The key to selling your book to others rests upon some basic principles, mainly these:
1. Write a great book
2. Let your intended readership know it exists.
3. Price it right (not too high, not too low).
4. Make it accessible for purchase (good distribution).
5. Utilize the news media to validate the book’s greatness.
6. Use social media to share what the news media is saying.
7. Sell or handout enough free copies to get a pool of people to give it good word-of-mouth buzz.
8. Write a book that fills a need, promotes a desire, creates a want or solves a problem.
9. Have a catch, title, inviting cover, and easy-to-read type.
10. Be better than competing books.
11. Target your book’s content – and the marketing of it – to a specific group or demographic. Never write for everyone or no one..
So, once you address those 11 areas, you need to make sure that your selling style is friendly, confident, enduring, and successful. Sales come to those who sell. But many authors feel uncomfortable being thrust into a sales role. Books don’t sell themselves. They need a push – and it must come from the author.
What can you do to improve your sales presentation?
1. See yourself in the role of taking responsibility to help anther address an issue or solve a problem. Yes, your book can cure people of things such as sadness, poverty, obesity, or loneliness. Be your book – advice, inspire, motivate, enlighten.
2. People buy from those they know or like. Don’t shy away from selling to those you know. As for getting people to like you, be a good listener, smile, laugh, and share some wisdom.
3. No one makes a sale by interrupting a potential book buyer. Be polite, patient, and passionate when talking to others.
4. See objections as temporary. They are really opportunities to sell.
5. Not only should you answer the questions others have for you, but you should ask them questions. It makes them feel like you care and you can use the information that they reveal to continue to try and sell to them.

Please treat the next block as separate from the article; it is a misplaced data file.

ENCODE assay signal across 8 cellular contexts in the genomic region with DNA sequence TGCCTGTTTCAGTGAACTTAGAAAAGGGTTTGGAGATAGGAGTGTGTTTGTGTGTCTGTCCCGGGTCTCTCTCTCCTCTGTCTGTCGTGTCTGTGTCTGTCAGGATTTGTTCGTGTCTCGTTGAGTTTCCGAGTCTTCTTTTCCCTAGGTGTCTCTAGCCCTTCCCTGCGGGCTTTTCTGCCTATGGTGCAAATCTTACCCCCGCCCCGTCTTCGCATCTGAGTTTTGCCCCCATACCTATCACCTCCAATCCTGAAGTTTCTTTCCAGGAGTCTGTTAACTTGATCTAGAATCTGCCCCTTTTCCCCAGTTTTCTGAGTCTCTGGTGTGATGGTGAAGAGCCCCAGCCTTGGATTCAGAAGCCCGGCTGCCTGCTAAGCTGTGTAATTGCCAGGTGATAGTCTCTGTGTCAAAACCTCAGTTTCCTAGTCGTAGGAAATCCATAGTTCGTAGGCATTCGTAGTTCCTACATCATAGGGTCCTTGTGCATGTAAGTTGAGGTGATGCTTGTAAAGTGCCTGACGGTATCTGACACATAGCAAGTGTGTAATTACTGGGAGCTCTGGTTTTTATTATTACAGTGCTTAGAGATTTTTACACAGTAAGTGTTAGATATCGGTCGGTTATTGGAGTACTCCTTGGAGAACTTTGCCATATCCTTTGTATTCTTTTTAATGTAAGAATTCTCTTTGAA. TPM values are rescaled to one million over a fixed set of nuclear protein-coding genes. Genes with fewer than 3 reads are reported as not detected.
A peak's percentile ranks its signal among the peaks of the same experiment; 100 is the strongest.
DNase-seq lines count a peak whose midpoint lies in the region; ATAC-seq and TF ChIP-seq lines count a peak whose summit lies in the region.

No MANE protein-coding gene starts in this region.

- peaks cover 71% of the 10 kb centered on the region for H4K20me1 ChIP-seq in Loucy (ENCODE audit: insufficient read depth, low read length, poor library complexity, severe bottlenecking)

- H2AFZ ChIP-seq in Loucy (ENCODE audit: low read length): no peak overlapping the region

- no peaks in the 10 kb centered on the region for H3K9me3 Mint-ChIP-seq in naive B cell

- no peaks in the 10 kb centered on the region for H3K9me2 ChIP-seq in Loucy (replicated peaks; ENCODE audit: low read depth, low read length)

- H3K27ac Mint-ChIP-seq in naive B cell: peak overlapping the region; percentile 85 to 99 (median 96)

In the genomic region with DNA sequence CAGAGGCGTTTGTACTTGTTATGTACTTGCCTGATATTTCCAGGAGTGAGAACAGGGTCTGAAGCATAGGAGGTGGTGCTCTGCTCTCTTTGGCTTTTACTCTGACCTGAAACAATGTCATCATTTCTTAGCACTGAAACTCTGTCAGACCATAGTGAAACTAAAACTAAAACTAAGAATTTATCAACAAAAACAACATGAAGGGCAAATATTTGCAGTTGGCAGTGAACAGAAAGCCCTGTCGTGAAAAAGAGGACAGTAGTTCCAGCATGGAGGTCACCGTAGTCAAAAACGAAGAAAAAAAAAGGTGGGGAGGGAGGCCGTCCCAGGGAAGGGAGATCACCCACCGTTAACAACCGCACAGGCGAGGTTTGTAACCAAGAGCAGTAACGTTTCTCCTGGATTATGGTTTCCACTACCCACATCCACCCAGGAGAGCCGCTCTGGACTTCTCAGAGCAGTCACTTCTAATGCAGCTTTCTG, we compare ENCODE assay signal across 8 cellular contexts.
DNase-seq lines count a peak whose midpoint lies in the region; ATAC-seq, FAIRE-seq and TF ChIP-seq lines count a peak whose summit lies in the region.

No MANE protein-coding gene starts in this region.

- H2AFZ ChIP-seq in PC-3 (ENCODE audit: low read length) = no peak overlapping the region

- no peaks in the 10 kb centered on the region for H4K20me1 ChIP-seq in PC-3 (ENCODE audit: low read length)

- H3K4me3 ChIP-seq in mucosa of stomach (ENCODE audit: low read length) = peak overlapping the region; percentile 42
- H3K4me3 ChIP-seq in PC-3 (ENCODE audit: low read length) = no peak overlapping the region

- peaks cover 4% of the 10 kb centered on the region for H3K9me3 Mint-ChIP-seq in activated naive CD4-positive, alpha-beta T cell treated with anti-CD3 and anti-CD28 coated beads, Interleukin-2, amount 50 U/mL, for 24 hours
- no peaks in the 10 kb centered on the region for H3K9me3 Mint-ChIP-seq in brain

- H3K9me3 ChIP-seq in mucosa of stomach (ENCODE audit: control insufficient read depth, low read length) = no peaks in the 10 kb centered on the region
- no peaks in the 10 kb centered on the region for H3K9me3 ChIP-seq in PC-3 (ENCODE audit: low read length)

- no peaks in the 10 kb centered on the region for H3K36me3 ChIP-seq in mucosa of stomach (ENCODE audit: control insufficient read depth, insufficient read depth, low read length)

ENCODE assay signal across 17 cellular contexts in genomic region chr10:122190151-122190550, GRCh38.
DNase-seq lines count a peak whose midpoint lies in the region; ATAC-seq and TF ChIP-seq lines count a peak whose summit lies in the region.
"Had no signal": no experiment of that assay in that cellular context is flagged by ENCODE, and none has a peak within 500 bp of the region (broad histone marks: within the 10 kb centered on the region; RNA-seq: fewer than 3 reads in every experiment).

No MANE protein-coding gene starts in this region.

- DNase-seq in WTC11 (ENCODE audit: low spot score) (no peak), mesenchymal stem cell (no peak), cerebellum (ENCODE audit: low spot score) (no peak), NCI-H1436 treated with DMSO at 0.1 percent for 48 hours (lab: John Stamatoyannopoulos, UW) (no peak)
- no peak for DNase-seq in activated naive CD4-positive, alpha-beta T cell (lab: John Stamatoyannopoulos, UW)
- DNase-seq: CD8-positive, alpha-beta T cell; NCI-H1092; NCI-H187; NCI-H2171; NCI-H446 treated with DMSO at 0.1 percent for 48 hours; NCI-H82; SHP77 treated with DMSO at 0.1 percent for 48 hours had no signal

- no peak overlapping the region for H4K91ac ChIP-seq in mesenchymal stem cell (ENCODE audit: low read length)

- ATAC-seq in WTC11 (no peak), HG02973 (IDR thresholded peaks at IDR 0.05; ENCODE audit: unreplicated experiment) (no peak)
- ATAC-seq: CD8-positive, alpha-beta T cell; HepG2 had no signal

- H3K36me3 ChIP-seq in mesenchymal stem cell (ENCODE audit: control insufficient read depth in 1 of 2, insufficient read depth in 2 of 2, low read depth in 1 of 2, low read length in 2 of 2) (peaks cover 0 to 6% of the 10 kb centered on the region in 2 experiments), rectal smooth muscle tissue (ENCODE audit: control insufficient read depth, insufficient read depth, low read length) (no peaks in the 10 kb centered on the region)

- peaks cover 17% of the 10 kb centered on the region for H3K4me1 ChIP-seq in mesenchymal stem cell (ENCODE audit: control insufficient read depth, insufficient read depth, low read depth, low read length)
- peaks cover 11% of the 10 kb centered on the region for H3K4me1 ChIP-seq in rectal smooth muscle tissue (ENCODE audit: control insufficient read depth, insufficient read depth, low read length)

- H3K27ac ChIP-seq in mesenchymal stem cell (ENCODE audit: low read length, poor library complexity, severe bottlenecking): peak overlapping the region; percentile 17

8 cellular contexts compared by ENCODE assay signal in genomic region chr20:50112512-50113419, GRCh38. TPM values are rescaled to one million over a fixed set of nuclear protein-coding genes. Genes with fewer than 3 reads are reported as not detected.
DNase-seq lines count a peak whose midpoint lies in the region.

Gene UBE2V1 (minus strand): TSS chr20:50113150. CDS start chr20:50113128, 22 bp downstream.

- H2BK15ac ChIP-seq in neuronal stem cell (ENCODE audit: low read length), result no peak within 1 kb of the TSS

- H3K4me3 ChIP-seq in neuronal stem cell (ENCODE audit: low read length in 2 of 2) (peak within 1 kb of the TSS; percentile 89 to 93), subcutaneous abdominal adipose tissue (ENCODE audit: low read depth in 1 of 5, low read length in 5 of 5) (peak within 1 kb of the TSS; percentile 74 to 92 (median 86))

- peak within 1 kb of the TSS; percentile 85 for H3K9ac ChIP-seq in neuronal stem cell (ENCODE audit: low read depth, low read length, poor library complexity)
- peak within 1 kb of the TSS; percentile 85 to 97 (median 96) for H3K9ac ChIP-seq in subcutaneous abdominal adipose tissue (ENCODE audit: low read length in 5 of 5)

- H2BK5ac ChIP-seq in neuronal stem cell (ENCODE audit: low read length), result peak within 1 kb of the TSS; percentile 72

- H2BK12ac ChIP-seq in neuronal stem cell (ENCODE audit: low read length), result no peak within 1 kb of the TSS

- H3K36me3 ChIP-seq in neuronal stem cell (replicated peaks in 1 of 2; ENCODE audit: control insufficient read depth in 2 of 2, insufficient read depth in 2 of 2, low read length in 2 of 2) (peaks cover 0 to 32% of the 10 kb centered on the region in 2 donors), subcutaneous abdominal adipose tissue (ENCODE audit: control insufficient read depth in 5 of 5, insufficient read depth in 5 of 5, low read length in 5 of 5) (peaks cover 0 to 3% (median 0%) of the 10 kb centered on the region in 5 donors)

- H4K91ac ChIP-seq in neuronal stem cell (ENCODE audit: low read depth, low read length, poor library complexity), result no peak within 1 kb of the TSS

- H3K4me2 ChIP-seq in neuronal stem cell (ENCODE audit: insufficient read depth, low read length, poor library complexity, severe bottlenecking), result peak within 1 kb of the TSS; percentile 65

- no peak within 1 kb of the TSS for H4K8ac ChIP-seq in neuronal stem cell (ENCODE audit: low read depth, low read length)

6. They best salespeople don’t come off as polished and slick, but they are prepared,\ and knowledgeable.
7. Sell off-peak. Find the odd moments or places to sell to others when most don’t sell. Try things that others don’t want or can't do to sell a book.
8. Look to make a binding connection early on. Find something that you have in common and build on that.
9. Display honesty in your handshake, eye contact, and the types of statements you make to the prospect. They must feel you are truthful and genuine.
10. Don’t tell yourself out of a sale. Some people talk too much. Know when to shut up.
11. Assume what the customer may need, what he’s thinking but not saying, and where he wants to be. You should sell based on these assumptions.
12. Praise, thank, and acknowledge the customer. Treat him or her as special and valued. People want to feel you accept them, honor them, and understand them.
13. Lastly, always follow-up with people and never shy away from trying to turn a no to a yes. People change their minds all the time - help them change to a yes!
Brian Feinblum’s views, opinions, and ideas expressed in this blog are his alone and not that of his employer, Media Connect, the nation’s largest book promoter. You can follow him on Twitter @theprexpert and email him at firstname.lastname@example.org. He feels more important when discussed in the third-person. This is copyrighted by BookMarketingBuzzBlog © 2014
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